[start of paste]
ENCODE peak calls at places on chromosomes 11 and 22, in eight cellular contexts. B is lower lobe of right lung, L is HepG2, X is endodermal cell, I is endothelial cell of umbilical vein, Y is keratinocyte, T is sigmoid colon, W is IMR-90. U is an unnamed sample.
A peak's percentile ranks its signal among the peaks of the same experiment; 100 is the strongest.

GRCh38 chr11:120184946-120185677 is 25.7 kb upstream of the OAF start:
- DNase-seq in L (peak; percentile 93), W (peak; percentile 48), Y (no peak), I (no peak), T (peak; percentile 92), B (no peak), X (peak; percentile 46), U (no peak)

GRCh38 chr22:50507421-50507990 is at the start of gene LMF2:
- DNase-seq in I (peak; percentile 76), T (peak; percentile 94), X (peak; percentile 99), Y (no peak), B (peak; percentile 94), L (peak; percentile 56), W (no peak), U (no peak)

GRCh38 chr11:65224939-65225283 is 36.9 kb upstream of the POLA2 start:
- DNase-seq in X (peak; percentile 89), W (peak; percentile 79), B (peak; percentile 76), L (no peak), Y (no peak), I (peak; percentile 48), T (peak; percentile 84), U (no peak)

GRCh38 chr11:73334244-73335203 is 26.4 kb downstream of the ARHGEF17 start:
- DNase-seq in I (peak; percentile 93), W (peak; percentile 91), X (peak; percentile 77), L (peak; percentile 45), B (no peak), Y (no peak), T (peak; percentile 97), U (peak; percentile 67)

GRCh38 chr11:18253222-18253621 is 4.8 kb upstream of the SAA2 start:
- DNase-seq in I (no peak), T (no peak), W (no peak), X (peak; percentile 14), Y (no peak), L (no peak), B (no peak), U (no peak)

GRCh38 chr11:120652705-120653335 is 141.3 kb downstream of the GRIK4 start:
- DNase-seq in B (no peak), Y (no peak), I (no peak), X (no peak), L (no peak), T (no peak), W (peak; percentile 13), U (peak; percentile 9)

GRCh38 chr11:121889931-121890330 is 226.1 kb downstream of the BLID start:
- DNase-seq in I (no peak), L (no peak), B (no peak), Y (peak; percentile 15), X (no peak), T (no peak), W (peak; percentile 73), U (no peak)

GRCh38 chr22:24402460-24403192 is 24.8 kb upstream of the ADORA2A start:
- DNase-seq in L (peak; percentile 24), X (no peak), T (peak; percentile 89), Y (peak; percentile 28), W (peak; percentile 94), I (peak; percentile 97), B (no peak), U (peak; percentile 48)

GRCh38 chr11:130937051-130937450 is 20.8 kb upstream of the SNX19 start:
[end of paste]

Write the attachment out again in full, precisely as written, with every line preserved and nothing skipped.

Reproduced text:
ENCODE peak calls at places on chromosomes 11 and 22, in eight cellular contexts. B is lower lobe of right lung, L is HepG2, X is endodermal cell, I is endothelial cell of umbilical vein, Y is keratinocyte, T is sigmoid colon, W is IMR-90. U is an unnamed sample.
A peak's percentile ranks its signal among the peaks of the same experiment; 100 is the strongest.

GRCh38 chr11:120184946-120185677 is 25.7 kb upstream of the OAF start:
- DNase-seq in L (peak; percentile 93), W (peak; percentile 48), Y (no peak), I (no peak), T (peak; percentile 92), B (no peak), X (peak; percentile 46), U (no peak)

GRCh38 chr22:50507421-50507990 is at the start of gene LMF2:
- DNase-seq in I (peak; percentile 76), T (peak; percentile 94), X (peak; percentile 99), Y (no peak), B (peak; percentile 94), L (peak; percentile 56), W (no peak), U (no peak)

GRCh38 chr11:65224939-65225283 is 36.9 kb upstream of the POLA2 start:
- DNase-seq in X (peak; percentile 89), W (peak; percentile 79), B (peak; percentile 76), L (no peak), Y (no peak), I (peak; percentile 48), T (peak; percentile 84), U (no peak)

GRCh38 chr11:73334244-73335203 is 26.4 kb downstream of the ARHGEF17 start:
- DNase-seq in I (peak; percentile 93), W (peak; percentile 91), X (peak; percentile 77), L (peak; percentile 45), B (no peak), Y (no peak), T (peak; percentile 97), U (peak; percentile 67)

GRCh38 chr11:18253222-18253621 is 4.8 kb upstream of the SAA2 start:
- DNase-seq in I (no peak), T (no peak), W (no peak), X (peak; percentile 14), Y (no peak), L (no peak), B (no peak), U (no peak)

GRCh38 chr11:120652705-120653335 is 141.3 kb downstream of the GRIK4 start:
- DNase-seq in B (no peak), Y (no peak), I (no peak), X (no peak), L (no peak), T (no peak), W (peak; percentile 13), U (peak; percentile 9)

GRCh38 chr11:121889931-121890330 is 226.1 kb downstream of the BLID start:
- DNase-seq in I (no peak), L (no peak), B (no peak), Y (peak; percentile 15), X (no peak), T (no peak), W (peak; percentile 73), U (no peak)

GRCh38 chr22:24402460-24403192 is 24.8 kb upstream of the ADORA2A start:
- DNase-seq in L (peak; percentile 24), X (no peak), T (peak; percentile 89), Y (peak; percentile 28), W (peak; percentile 94), I (peak; percentile 97), B (no peak), U (peak; percentile 48)

GRCh38 chr11:130937051-130937450 is 20.8 kb upstream of the SNX19 start: